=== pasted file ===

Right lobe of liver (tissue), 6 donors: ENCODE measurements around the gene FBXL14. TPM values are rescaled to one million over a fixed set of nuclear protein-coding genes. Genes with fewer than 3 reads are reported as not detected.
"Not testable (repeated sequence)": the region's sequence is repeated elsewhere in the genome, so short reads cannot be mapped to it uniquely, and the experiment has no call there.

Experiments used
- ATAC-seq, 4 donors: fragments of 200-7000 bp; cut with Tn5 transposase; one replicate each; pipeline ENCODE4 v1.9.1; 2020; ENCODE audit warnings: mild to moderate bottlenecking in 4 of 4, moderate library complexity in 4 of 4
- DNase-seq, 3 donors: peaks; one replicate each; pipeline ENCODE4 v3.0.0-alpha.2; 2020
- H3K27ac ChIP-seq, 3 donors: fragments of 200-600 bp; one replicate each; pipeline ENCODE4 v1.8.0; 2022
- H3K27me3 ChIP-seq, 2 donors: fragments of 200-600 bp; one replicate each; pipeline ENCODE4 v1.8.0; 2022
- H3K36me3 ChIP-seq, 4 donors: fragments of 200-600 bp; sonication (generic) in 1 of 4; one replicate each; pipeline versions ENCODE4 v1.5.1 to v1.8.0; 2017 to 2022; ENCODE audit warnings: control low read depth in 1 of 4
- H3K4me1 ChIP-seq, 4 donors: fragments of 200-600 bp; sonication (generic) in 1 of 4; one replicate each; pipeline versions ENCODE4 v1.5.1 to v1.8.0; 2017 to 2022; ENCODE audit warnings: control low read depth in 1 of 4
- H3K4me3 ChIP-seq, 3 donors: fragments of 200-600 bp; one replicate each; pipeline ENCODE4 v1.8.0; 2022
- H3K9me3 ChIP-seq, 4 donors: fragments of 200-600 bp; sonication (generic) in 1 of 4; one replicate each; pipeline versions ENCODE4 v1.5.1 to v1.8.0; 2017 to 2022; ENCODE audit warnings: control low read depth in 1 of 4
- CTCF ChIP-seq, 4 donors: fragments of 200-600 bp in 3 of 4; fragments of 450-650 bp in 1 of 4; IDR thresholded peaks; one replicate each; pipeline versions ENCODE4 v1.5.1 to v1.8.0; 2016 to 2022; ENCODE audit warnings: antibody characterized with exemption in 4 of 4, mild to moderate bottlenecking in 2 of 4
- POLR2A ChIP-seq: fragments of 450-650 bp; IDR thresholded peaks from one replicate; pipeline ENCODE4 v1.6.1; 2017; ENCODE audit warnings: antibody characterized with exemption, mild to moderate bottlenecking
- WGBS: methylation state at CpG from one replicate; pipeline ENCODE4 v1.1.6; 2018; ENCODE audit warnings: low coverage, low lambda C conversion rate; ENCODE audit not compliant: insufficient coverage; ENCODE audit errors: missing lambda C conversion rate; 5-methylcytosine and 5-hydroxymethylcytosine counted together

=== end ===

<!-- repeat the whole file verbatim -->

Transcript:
Right lobe of liver (tissue), 6 donors: ENCODE measurements around the gene FBXL14. TPM values are rescaled to one million over a fixed set of nuclear protein-coding genes. Genes with fewer than 3 reads are reported as not detected.
"Not testable (repeated sequence)": the region's sequence is repeated elsewhere in the genome, so short reads cannot be mapped to it uniquely, and the experiment has no call there.

Experiments used
- ATAC-seq, 4 donors: fragments of 200-7000 bp; cut with Tn5 transposase; one replicate each; pipeline ENCODE4 v1.9.1; 2020; ENCODE audit warnings: mild to moderate bottlenecking in 4 of 4, moderate library complexity in 4 of 4
- DNase-seq, 3 donors: peaks; one replicate each; pipeline ENCODE4 v3.0.0-alpha.2; 2020
- H3K27ac ChIP-seq, 3 donors: fragments of 200-600 bp; one replicate each; pipeline ENCODE4 v1.8.0; 2022
- H3K27me3 ChIP-seq, 2 donors: fragments of 200-600 bp; one replicate each; pipeline ENCODE4 v1.8.0; 2022
- H3K36me3 ChIP-seq, 4 donors: fragments of 200-600 bp; sonication (generic) in 1 of 4; one replicate each; pipeline versions ENCODE4 v1.5.1 to v1.8.0; 2017 to 2022; ENCODE audit warnings: control low read depth in 1 of 4
- H3K4me1 ChIP-seq, 4 donors: fragments of 200-600 bp; sonication (generic) in 1 of 4; one replicate each; pipeline versions ENCODE4 v1.5.1 to v1.8.0; 2017 to 2022; ENCODE audit warnings: control low read depth in 1 of 4
- H3K4me3 ChIP-seq, 3 donors: fragments of 200-600 bp; one replicate each; pipeline ENCODE4 v1.8.0; 2022
- H3K9me3 ChIP-seq, 4 donors: fragments of 200-600 bp; sonication (generic) in 1 of 4; one replicate each; pipeline versions ENCODE4 v1.5.1 to v1.8.0; 2017 to 2022; ENCODE audit warnings: control low read depth in 1 of 4
- CTCF ChIP-seq, 4 donors: fragments of 200-600 bp in 3 of 4; fragments of 450-650 bp in 1 of 4; IDR thresholded peaks; one replicate each; pipeline versions ENCODE4 v1.5.1 to v1.8.0; 2016 to 2022; ENCODE audit warnings: antibody characterized with exemption in 4 of 4, mild to moderate bottlenecking in 2 of 4
- POLR2A ChIP-seq: fragments of 450-650 bp; IDR thresholded peaks from one replicate; pipeline ENCODE4 v1.6.1; 2017; ENCODE audit warnings: antibody characterized with exemption, mild to moderate bottlenecking
- WGBS: methylation state at CpG from one replicate; pipeline ENCODE4 v1.1.6; 2018; ENCODE audit warnings: low coverage, low lambda C conversion rate; ENCODE audit not compliant: insufficient coverage; ENCODE audit errors: missing lambda C conversion rate; 5-methylcytosine and 5-hydroxymethylcytosine counted together